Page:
March 3, 2001.
Riddle of the Sphinx™ review by: Brett Todd on GamesDomain.com
Veterans of Myst and its countless clones will be right at home with the game’s first-person interface. Movement is linear, taking you along specific paths to locations where some aspect of the evolving mystery will undoubtedly be revealed. Entering these locales—which are typically rooms, tents, tomb passages and chambers, and so on—triggers the game’s VR Mode. This freezes you in one central position and allows 360-degree pivoting to look at and interact with different items in the immediate vicinity. Different mouse cursors inform you of what’s possible. You’ll be able to pick up objects, flip through books, grab and turn handles, play audio cassettes, and generally be able to act wholly like an erstwhile archaeologist in a B movie.
VR Mode depicts some of the most enigmatic aspects of Egyptian history. All manner of New Agey rumors and theories are embraced by the developers at Omni Creative Group Int’l (which seems to mainly be the providence of the husband and wife design team of Jeffrey and Karen Tobler). So if you’re against the sort of speculative (okay, perhaps “outlandish” might be a better word) research written up by the likes of 21st Century Von Danikens, like Graham Hancock and Robert Bauval, you’ll find the subject matter here either laughable or just stupid. You’ll discover that the Great Pyramid has hidden chambers and shrines, that the Sphinx isn’t what historical researchers claim it to be, and even that certain Biblical stories have more than a ring of truth to them.
Yeah, that’s all a little goofy. But the Toblers manage to pull it off, presumably because they’re either convinced in the veracity of these wild notions or are remarkable con artists (insert your Graham Hancock joke here). At least I bought almost every minute of it, and I’m a fairly serious student of ancient history with the degrees and the passport stamps to prove it. I’ve visited Giza myself, spent many sweaty minutes inside the Great Pyramid marveling at the Grand Gallery, and I still marveled at the authenticity of the scenery. The Toblers do a good job of transporting the gamer to Egypt, even with the inherent graphical limitations of the QuickTime format and annoying CD access skipping (the installation settings don’t allow a full install). That you can lose yourself in what are often grainy, clunky-moving visuals is a tribute to their understanding and love of the setting, and the adventure game genre.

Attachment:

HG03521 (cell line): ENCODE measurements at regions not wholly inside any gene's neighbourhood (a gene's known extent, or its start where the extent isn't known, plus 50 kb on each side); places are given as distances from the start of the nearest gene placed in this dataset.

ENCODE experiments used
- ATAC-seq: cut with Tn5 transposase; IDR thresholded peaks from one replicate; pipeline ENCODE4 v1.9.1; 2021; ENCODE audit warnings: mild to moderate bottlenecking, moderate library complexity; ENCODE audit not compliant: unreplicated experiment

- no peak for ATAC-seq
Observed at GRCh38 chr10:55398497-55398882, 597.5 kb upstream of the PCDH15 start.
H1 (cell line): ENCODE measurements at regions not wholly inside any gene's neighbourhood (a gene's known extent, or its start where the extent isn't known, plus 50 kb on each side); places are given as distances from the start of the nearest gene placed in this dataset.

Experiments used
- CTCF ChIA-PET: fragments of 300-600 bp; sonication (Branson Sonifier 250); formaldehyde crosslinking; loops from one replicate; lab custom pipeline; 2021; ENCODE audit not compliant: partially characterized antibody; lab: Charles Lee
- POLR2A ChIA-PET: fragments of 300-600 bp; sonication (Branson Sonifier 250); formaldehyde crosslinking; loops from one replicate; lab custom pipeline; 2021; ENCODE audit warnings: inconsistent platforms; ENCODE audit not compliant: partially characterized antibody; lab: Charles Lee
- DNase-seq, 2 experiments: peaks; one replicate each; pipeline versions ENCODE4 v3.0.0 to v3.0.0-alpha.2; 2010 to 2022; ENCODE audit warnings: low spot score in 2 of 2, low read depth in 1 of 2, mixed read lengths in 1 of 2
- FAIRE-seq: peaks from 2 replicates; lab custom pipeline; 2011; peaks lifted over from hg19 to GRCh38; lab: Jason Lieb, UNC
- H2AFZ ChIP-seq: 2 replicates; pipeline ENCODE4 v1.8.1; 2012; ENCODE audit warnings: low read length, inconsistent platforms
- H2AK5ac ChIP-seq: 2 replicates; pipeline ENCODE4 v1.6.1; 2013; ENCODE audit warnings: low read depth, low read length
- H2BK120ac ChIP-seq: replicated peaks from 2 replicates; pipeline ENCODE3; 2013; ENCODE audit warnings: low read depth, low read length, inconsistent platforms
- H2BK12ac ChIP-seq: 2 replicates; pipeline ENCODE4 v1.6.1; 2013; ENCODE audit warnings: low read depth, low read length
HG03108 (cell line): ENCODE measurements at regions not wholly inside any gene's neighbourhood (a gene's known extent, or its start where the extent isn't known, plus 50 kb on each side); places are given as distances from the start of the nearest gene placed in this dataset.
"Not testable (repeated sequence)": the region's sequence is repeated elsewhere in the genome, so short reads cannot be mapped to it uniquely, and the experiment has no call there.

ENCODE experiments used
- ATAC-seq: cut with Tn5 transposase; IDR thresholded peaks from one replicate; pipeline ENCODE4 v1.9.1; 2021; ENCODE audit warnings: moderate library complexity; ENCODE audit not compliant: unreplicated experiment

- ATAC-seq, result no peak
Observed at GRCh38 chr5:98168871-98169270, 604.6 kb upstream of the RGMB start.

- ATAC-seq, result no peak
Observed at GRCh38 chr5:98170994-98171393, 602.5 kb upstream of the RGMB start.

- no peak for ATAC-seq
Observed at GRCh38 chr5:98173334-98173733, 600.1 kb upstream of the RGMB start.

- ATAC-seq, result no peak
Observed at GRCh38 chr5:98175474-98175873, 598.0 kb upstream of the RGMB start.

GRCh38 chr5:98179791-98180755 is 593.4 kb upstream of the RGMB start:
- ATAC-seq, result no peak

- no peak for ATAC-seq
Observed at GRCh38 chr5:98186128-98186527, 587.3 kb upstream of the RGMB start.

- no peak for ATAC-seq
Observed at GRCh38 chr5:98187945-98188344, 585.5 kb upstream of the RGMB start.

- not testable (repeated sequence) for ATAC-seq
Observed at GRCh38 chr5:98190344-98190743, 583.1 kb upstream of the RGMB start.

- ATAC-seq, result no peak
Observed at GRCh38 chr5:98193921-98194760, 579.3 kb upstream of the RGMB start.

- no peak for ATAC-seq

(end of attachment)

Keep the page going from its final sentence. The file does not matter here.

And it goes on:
Even the puzzles are generally handled properly. Proper exploration and a lick of common sense will let you solve any conundrum in the game, which is something that can’t be said for the majority of adventure titles out there. Nothing here requires the all-too common flights of fancy that send even the most astute gamers scrambling for walkthrough sites on the web.
Although it’s unlikely that I’ll ever get into adventure games again, I enjoyed Riddle of the Sphinx as a nice change of pace from my modern current faves No One Lives Forever and Baldur’s Gate II. It’s good to see that Dreamcatcher has so admirably picked up the slack left when Sierra abandoned the format for publishing Tribes 2 screenshots on the web and LucasArts decided to devote its attention to selling us on the questionable merits of Episode One. There are a lot of casual gamers out there who want to play an adventure as a form of escapist entertainment akin to reading mystery novels. Hell, there are probably enough fans of Elizabeth Peters’ Amelia Peabody series of Egyptological page-turners to make a game like this one break even.
Perhaps that stops short of a glowing recommendation, so I’ll add that I never once dreamed about being somewhere else while I was wandering through the game’s ancient tombs. If you enjoy adventures, or just want to relive games past, give Riddle of the Sphinx a shot.